Saturday, September 20th, 2014
Half-True
Martinez
In New Mexico, Democratic gubernatorial candidate Diane Denish "spent federal stimulus funds on campaign Christmas cards."

Susana Martinez on Thursday, July 22nd, 2010 in a campaign commercial

In New Mexico gubernatorial race, Susana Martinez accuses Diane Denish of using federal dollars to pay for Christmas cards

An ad by Republican Susana Martinez charges that her Democratic rival. Lt. Gov. Diane Denish, used federal funds to pay for Christmas cards

With New Mexico's two-term Democratic Gov. Bill Richardson leaving office later this year, a lively contest to succeed him has broken out between Democratic Lt. Gov. Diane Denish and Republican challenger Susana Martinez.

In a recent ad, Martinez charged, "As jobs were lost, Richardson-Denish wasted millions. ... Denish even spent federal stimulus funds on campaign Christmas cards."

We wondered whether the charge was accurate, and how serious a breach it would be.

The expenditures came to light on Nov. 4, 2009, when the New Mexico Watchdog -- a blog sponsored by the libertarian Rio Grande Foundation -- published an investigation of expenditures from 2003 and 2004, when Denish was lieutenant governor. The blog alleged, and documents from Denish confirm, that Denish used some federal stimulus funds to pay a contract employee. It's worth noting that the stimulus funds in question were not from the bill signed by President Barack Obama in February 2009 but rather from a 2003 bill signed by President George W. Bush. Here's what the Watchdog wrote:

"Lt. Governor Diane Denish used $225,000 in federal funds to pay for a driver to shuttle her to meetings and press events, a contractor to take Christmas pictures and write Christmas cards, a lawyer to make hotel reservations, opinion polling, and public relations services. The money was given to her for 'various projects' by Governor Bill Richardson. The money came from unallocated federal fiscal stimulus funds transferred to the New Mexico treasury under the 2003 Jobs and Growth Tax Relief Reconciliation Act."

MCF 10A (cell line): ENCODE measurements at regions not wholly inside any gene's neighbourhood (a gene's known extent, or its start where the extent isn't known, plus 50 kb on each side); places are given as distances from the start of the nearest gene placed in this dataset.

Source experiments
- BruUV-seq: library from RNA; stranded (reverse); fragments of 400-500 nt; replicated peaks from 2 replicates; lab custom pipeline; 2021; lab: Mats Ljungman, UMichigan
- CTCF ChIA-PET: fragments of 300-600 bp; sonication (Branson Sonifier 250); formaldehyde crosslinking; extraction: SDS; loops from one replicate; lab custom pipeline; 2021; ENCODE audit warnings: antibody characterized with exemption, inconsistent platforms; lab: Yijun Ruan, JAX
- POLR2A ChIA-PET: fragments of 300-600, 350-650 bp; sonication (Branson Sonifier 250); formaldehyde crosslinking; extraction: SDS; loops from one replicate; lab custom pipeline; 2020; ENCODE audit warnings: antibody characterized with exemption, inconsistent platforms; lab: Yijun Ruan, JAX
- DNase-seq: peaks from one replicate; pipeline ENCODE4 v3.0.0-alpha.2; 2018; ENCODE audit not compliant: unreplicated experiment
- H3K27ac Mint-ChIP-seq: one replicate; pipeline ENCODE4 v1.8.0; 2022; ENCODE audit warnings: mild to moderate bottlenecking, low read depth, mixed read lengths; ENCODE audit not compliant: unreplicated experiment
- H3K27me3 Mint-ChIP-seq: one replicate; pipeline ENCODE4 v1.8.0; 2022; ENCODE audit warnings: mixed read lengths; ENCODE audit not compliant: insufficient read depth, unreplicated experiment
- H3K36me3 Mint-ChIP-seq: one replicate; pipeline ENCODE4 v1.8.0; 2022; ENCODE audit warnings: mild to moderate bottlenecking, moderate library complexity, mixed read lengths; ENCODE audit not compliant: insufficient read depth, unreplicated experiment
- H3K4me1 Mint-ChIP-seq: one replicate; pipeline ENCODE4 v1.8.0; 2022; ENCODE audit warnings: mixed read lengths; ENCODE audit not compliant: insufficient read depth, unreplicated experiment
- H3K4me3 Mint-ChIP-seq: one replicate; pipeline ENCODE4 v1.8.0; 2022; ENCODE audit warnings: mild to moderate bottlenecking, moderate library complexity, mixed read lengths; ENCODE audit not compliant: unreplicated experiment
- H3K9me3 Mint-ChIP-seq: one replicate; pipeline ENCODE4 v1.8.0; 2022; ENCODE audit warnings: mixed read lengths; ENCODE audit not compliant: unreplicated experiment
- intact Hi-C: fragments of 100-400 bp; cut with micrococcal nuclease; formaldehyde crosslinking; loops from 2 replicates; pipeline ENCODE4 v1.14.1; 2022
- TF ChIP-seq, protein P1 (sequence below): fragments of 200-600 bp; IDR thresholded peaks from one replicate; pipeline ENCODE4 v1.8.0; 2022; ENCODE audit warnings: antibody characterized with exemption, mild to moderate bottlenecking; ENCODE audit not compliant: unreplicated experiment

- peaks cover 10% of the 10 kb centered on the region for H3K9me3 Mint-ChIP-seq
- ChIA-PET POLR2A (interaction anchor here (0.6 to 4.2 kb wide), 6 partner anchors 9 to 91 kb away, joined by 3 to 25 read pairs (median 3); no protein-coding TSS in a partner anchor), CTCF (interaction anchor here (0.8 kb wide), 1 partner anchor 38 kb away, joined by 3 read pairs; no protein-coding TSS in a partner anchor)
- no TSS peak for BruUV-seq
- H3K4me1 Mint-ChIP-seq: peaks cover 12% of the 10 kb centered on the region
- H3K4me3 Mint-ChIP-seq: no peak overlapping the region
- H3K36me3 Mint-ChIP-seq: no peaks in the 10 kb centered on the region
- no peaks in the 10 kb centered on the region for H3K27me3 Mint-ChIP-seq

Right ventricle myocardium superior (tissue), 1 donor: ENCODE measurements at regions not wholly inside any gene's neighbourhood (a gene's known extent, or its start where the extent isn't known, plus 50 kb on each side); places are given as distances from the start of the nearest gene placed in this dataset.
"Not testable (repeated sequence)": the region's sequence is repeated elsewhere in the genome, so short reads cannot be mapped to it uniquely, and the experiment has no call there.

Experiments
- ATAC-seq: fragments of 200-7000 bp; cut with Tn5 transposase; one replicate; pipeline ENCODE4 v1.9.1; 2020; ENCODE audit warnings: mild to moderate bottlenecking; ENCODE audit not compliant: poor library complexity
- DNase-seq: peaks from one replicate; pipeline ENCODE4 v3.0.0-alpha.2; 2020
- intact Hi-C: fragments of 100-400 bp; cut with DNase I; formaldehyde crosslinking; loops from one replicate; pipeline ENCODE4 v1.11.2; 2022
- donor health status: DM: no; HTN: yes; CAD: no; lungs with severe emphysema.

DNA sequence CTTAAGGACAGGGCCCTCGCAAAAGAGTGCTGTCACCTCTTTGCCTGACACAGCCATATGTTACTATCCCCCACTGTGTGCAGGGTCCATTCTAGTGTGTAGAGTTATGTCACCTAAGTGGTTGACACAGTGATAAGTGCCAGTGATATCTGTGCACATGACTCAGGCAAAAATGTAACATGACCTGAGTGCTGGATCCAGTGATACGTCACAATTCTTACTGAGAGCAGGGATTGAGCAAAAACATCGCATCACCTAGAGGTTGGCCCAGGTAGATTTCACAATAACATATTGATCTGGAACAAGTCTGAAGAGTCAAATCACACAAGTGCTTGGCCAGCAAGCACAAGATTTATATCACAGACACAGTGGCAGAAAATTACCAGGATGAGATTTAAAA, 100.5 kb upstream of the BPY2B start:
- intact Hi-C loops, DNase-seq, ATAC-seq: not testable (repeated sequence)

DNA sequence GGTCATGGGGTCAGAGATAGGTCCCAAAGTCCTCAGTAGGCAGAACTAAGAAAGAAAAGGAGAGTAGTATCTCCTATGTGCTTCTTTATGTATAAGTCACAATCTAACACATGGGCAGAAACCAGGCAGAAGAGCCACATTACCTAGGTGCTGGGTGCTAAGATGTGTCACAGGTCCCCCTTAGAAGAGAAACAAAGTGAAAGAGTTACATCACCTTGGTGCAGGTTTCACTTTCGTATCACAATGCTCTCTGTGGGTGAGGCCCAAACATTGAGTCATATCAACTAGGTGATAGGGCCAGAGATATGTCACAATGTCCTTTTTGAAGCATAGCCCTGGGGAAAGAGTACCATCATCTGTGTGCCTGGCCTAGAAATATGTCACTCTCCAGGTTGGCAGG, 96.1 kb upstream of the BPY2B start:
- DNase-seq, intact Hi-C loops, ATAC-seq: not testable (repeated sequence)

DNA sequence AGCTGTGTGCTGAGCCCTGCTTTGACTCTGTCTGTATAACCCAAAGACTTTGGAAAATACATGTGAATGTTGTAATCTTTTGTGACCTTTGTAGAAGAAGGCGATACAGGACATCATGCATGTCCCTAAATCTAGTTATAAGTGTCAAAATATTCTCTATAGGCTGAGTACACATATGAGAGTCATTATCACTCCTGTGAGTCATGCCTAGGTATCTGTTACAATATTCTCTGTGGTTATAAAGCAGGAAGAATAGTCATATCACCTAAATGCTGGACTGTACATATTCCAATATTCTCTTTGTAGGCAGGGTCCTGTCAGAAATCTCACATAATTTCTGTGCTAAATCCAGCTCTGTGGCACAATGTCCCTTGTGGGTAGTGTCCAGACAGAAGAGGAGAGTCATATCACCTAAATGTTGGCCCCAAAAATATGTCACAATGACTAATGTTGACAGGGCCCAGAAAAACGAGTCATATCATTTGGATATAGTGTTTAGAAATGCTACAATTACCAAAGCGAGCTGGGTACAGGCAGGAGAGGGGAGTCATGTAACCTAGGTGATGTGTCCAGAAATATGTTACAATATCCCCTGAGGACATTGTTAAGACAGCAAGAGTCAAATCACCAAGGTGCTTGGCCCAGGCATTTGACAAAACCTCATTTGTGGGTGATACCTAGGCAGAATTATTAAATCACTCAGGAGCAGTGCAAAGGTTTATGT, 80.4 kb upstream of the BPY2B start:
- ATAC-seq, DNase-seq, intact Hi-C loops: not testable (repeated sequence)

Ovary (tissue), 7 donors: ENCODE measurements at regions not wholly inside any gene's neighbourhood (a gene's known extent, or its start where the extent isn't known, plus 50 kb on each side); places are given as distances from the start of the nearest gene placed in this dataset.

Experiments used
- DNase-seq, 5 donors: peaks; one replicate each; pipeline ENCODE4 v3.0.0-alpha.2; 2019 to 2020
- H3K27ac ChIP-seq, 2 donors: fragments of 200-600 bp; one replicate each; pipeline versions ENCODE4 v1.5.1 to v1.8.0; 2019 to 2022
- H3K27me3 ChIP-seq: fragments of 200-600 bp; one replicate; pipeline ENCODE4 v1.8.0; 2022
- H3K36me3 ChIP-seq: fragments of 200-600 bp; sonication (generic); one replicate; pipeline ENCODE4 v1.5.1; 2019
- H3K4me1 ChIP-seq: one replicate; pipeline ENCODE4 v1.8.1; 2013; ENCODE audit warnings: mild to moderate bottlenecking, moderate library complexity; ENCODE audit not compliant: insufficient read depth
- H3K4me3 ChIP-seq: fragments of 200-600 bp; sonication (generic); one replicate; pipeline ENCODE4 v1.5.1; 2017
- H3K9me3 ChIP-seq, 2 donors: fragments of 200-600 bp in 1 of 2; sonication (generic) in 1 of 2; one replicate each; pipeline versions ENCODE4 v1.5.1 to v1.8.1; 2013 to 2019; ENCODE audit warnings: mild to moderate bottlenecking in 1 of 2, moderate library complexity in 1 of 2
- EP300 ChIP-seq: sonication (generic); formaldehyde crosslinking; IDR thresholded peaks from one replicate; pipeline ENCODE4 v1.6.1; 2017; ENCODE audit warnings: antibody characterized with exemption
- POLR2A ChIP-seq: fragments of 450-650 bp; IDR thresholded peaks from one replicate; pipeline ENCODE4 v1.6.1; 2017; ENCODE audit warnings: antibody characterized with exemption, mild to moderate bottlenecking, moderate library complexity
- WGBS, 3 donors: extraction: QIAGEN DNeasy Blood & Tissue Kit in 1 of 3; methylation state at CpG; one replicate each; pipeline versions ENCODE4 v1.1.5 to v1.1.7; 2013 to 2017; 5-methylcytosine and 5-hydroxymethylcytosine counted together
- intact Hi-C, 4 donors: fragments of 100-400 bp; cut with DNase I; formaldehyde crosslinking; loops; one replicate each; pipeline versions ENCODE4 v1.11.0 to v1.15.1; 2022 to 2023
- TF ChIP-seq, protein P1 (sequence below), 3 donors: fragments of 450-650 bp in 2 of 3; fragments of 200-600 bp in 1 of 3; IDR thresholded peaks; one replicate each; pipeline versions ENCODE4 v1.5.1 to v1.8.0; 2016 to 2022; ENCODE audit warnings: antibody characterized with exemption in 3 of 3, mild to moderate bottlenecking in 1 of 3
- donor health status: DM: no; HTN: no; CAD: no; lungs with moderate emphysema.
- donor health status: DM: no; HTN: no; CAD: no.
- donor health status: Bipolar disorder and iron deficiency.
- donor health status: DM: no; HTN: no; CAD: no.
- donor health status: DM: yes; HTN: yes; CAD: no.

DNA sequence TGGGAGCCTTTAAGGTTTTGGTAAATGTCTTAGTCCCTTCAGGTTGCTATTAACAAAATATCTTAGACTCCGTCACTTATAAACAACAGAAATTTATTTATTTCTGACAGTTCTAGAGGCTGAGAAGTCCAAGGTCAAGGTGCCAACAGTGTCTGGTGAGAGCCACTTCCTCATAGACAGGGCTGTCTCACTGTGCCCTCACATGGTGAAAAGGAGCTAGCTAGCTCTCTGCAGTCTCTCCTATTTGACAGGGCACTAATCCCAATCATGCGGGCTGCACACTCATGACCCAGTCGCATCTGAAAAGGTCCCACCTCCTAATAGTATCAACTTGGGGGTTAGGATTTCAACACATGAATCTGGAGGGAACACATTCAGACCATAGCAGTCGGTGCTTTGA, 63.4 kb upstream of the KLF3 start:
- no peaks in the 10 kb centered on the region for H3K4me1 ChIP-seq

Of these expenditures, the most widely noted became the Christmas cards, and we'll focus on that alone, since that's what the ad talks about. (A detailed discussion of the controversy by journalist Heath Haussamen in the New Mexico Independent, including links to original documents, can be found here.)

The Watchdog blog post said that Lauran Cowdrey, one of the contractors who had been paid using the excess federal funds, had filed an invoice, which was eventually paid, for "6 hours at $23.50 per hour on November 22, 2004, detailed in her time sheet as 'taking Christmas pictures, removing decorations, setting up pre-K interviews, organizing speeches and releases for website. On November 24, 2004, Cowdrey billed 8 hours described as 'work on Christmas card, work on history book request.'"

With jockeying for the 2010 gubernatorial election already well under way, several GOP hopefuls, including Martinez, jumped on the allegations. Denish's office immediately responded by providing a bill and canceled check for the Christmas cards, which totaled $3,666.90. The check, dated Dec. 28, 2004, was written on a campaign account rather than using federal funds routed through the state government. So that clears the actual purchase of the cards from any potential federal violation. But that doesn't account for the money paid to Cowdrey to handle the Christmas card project.

Because many public officials are allowed to use taxpayer funds for items such as Christmas cards, we asked the Denish campaign whether these particular cards were considered official business or a campaign project. They said that it was considered a campaign project.

Because of that, it was improper to bill the state for it, ethics experts told PolitiFact. Instead, the campaign should have paid for Cowdrey's efforts or else she could have volunteered her time.

But how big a deal was it that the taxpayers paid for Cowdrey's time working on the project? Our sources agreed: Not big at all.

We estimate that the misallocated fedral funds would have been, at most, $141, or six hours times her $23.50 per hour pay rate. We asked government ethics experts what they thought of such a violation.

"As a practical matter, because the use of the employee's time was essentially incidental, no enforcement authority is likely to get interested this," said Kenneth A. Gross, a former associate general counsel of the Federal Election Commission who is now an attorney with the firm Skadden, Arps, Slate, Meagher & Flom. "If there is a way to reimburse the government, it may be prudent to do so as a political matter."

Holman, of Public Citizen, called the violation "so minor that I would not expect significant penalties, if any. It sounds like a small, careless action. A warning would probably be sufficient."

We should remind readers that there were many allegations in the original Watchdog report that came with bigger pricetags, but we aren't ruling on them in this item. Haussamen noted one case in which Denish decided to reimburse her state office after he published evidence that some of the stimulus funds had been spent on putting out political news releases.

All told, we think the documentation makes clear that Denish spent federal stimulus funds to prepare Christmas cards, and the canceled campaign check justifies the ad calling them "campaign Christmas cards." Even so, our experts agreed that these actions would have produced a monetary loss so small that they would be unlikely to trigger anything beyond a warning and a request for repayment, if that. So we rate the ad Half True.